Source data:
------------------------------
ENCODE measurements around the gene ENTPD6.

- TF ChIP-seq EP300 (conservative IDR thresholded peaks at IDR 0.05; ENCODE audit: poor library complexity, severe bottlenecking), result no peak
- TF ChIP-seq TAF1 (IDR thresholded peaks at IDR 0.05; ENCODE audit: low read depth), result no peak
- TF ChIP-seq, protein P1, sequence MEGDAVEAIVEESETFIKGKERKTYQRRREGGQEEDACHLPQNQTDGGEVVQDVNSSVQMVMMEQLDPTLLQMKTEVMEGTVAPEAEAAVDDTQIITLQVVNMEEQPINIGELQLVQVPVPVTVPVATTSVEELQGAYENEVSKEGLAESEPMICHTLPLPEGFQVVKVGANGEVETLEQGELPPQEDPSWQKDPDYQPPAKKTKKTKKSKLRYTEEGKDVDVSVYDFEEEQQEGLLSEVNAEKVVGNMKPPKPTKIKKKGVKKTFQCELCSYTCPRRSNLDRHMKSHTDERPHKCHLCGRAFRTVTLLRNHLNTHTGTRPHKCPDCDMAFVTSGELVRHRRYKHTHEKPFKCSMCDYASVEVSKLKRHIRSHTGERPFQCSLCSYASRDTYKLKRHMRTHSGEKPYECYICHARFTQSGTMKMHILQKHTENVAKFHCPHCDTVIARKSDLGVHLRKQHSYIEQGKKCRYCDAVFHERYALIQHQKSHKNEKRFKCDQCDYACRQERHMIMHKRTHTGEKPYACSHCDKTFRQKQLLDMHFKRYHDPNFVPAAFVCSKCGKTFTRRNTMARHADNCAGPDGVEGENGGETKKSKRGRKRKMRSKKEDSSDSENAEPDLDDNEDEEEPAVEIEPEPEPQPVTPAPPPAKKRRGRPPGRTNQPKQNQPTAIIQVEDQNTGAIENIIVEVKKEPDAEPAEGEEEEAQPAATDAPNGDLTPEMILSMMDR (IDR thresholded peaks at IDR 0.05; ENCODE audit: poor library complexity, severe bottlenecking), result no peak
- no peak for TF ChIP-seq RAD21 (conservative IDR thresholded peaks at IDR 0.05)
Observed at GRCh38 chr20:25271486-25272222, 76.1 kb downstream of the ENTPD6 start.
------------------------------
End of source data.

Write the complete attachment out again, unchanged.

ENCODE measurements around the gene ENTPD6.

- TF ChIP-seq EP300 (conservative IDR thresholded peaks at IDR 0.05; ENCODE audit: poor library complexity, severe bottlenecking), result no peak
- TF ChIP-seq TAF1 (IDR thresholded peaks at IDR 0.05; ENCODE audit: low read depth), result no peak
- TF ChIP-seq, protein P1, sequence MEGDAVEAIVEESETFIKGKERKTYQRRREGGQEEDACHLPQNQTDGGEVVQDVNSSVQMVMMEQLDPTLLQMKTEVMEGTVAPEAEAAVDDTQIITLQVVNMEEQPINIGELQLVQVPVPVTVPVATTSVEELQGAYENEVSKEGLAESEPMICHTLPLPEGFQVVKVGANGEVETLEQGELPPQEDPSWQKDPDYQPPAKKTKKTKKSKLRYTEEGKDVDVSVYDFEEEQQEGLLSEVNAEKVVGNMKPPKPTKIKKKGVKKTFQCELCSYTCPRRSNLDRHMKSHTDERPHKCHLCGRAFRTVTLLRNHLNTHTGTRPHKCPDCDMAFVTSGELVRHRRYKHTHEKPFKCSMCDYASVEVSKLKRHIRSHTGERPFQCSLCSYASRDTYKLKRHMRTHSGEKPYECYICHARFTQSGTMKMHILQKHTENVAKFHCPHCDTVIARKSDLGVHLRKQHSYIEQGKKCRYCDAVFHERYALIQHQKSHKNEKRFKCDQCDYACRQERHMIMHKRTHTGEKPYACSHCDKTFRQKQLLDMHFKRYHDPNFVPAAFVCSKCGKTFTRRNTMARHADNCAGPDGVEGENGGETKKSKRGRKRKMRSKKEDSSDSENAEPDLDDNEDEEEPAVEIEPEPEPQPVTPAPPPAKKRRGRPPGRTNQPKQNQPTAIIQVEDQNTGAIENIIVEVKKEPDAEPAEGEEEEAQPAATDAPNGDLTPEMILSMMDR (IDR thresholded peaks at IDR 0.05; ENCODE audit: poor library complexity, severe bottlenecking), result no peak
- no peak for TF ChIP-seq RAD21 (conservative IDR thresholded peaks at IDR 0.05)
Observed at GRCh38 chr20:25271486-25272222, 76.1 kb downstream of the ENTPD6 start.